Nigeria’s economy will probably slip into a recession after a four-month delay in the nation’s budget stalled economic stimulus programs, CBN Governor Godwin Emefiele said today. This follows contraction in GDP growth figures from National Bureau of Statistics.
“One aspect that is largely contributing to the situation we find ourselves today is the delay in the passage of the budget,” Emefiele said. “You can imagine a situation where a budget is passed in May when it should have been passed in January, or even latest February.”
A “recession, which we signaled in July 2015, now appears imminent,” Emefiele told reporters in Abuja today. “Even after the delayed budgetary passage in May 2016, the initial monetary injection approved by the federal government may not impact the economy soon.”
CBN left its benchmark interest rate at 12 percent. While inflation accelerated to an almost six-year high of 13.7 percent in April, Nigeria’s economy contracted in the three months through March for the first time in more than a decade as oil output slumped. And continuing oil facility vandalism in the Niger Delta.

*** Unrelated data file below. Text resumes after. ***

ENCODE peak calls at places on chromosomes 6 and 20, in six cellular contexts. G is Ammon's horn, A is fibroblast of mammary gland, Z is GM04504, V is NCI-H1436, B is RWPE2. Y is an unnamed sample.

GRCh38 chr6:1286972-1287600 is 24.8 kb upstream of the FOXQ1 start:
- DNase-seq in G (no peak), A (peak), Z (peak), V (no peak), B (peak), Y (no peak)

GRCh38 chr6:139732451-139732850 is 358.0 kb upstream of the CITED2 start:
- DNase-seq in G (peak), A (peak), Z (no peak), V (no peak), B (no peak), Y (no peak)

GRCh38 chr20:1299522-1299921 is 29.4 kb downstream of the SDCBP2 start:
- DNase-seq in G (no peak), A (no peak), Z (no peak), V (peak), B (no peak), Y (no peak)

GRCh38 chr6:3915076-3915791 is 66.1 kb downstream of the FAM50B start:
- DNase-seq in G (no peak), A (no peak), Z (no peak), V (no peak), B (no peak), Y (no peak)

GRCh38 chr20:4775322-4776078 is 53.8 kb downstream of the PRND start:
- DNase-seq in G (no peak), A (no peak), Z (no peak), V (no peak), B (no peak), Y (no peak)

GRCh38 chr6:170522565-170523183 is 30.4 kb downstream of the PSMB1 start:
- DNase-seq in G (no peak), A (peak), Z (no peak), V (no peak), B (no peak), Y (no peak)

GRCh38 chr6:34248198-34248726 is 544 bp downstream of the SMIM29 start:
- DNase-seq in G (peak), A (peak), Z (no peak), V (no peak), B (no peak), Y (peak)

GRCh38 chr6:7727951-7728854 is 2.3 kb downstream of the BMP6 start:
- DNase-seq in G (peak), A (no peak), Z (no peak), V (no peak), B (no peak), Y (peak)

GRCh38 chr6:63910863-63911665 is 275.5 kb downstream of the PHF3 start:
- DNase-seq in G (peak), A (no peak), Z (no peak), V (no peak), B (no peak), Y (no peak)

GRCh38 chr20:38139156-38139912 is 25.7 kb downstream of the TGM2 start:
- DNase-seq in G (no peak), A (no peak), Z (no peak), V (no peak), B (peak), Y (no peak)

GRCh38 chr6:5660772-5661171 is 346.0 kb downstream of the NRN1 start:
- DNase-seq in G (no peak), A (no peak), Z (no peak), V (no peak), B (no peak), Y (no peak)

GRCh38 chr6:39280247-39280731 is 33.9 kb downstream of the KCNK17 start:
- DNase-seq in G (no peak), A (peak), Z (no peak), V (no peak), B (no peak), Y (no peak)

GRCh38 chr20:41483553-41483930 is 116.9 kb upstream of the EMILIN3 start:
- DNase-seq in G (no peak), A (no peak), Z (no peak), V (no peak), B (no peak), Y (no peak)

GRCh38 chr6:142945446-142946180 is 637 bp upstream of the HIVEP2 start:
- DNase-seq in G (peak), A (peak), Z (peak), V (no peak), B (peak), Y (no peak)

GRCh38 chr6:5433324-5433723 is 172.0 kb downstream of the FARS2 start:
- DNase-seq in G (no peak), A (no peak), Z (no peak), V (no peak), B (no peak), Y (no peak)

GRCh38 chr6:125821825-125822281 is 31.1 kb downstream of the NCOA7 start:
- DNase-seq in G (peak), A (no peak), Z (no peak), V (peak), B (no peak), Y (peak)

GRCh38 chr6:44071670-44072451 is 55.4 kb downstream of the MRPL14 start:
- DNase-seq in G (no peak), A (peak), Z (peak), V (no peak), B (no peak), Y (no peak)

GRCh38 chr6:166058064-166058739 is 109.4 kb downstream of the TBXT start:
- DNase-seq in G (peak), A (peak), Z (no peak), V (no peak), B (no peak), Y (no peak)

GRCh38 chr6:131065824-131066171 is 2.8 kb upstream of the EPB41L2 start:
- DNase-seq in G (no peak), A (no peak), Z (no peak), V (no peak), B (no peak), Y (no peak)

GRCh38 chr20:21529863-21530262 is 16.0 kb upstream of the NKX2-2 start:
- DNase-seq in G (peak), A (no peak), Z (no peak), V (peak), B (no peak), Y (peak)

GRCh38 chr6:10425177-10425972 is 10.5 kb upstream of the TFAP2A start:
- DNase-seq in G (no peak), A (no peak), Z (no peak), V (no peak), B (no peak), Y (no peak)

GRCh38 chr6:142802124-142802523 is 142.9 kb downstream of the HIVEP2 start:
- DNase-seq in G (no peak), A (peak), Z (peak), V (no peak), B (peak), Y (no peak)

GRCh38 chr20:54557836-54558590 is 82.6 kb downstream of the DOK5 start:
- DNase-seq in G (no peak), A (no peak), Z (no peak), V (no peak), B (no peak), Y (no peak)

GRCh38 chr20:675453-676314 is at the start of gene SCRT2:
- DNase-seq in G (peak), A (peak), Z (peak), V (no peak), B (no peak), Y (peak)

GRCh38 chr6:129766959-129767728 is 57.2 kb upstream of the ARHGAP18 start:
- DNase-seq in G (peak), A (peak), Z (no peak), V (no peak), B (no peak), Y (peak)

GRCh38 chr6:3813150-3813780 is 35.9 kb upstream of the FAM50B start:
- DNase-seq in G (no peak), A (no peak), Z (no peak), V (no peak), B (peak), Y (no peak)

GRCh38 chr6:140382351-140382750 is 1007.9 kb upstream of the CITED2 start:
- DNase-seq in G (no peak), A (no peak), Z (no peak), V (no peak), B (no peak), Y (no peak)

“The CBN has chosen to focus more on growth rather than price stability,” Analysts suggested. “To avoid the economy going into recession it felt it has to hold the monetary policy rate. This is not unconnected to subsidy removal by NNPC GMD Ibe Kachikwu two weeks ago, and also decision by CBN to stop funding Crude purchase by Oil Marketers through it accounts.” The Nigeria Labour Congress staged a largely unsuccessful strike to curb the removal, but was not observed by large number of workers across the country.
President Muhammadu Buhari signed the 2016 budget, which was due in January, into law only in May, causing delays in plans to boost the economy and borrow to bridge the nation’s fiscal shortfall. Emefiele, who on Tuesday announced plans to introduce more flexibility in the foreign-exchange market, something which President Buhari has been resisting in order to secure the naira, said the budget delay has caused systemic distortions.